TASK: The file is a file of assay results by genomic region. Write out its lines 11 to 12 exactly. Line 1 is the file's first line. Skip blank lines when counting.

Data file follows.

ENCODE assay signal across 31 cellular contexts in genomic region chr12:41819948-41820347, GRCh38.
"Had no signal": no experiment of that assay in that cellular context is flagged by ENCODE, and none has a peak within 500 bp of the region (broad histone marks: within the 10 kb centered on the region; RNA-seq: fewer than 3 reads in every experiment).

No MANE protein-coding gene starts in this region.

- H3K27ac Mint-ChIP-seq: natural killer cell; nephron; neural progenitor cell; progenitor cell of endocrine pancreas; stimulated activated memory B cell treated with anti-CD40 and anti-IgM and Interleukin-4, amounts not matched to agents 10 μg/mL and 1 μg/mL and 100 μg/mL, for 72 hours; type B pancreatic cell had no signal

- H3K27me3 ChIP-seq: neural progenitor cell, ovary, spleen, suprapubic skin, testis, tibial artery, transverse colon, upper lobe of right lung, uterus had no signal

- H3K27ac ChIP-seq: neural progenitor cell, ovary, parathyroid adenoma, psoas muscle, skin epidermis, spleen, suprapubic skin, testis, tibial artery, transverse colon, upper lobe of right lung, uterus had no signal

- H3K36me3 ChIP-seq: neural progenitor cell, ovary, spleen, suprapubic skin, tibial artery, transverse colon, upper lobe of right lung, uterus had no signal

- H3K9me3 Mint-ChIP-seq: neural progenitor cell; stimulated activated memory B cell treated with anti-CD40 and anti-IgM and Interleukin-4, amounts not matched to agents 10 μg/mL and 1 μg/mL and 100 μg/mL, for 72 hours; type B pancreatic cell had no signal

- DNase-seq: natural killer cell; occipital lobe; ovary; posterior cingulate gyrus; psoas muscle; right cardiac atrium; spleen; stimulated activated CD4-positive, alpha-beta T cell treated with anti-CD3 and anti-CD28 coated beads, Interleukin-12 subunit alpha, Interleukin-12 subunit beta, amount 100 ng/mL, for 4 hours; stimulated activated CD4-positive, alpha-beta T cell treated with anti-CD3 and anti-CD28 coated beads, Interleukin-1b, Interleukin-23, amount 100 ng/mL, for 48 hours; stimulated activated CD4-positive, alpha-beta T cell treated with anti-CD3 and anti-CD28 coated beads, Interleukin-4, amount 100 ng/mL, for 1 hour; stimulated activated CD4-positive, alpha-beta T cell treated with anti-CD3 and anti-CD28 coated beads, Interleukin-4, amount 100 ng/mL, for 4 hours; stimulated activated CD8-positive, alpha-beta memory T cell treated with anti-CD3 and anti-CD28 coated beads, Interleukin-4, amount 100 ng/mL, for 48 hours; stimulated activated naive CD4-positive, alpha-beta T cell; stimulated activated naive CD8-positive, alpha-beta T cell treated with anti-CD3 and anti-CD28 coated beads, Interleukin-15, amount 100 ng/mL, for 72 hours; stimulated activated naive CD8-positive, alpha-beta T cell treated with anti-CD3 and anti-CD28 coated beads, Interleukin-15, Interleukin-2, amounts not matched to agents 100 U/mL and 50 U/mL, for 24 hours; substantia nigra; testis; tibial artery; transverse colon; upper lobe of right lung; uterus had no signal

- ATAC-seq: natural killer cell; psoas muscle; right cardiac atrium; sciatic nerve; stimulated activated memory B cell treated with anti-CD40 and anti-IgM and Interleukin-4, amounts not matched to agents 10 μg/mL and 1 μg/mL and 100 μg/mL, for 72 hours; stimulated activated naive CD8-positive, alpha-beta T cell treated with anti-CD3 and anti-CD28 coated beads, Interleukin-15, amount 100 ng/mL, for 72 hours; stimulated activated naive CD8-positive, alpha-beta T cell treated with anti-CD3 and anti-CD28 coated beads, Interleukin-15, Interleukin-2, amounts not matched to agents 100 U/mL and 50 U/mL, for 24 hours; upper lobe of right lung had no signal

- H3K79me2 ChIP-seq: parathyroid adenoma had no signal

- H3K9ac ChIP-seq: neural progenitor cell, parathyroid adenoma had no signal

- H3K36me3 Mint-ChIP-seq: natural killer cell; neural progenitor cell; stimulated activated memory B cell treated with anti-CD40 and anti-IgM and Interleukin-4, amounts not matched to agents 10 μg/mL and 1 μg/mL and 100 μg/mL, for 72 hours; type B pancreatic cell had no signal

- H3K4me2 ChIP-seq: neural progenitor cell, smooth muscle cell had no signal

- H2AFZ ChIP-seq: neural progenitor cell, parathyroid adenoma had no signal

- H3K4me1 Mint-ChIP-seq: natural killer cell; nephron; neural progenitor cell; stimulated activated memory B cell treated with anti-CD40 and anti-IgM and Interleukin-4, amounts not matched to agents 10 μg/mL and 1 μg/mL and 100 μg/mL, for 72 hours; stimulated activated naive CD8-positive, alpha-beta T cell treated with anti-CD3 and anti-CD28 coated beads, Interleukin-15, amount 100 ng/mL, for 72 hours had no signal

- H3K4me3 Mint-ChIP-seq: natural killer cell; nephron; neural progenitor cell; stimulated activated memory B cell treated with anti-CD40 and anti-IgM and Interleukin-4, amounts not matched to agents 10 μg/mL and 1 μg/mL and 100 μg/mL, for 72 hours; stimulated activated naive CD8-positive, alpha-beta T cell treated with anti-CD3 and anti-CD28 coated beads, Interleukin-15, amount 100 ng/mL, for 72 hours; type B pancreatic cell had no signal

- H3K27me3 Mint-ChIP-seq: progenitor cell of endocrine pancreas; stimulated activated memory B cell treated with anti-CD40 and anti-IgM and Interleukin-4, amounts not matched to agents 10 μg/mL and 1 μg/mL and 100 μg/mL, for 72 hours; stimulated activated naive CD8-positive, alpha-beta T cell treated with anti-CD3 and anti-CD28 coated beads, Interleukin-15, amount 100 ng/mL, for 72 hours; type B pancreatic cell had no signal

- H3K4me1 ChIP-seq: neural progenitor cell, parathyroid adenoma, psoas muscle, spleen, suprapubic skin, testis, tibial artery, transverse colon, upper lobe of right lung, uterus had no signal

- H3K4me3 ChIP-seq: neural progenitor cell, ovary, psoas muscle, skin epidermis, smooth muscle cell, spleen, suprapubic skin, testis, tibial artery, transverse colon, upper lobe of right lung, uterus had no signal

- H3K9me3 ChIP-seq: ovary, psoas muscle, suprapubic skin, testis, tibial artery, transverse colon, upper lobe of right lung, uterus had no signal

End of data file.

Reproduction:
- H3K79me2 ChIP-seq: parathyroid adenoma had no signal

- H3K9ac ChIP-seq: neural progenitor cell, parathyroid adenoma had no signal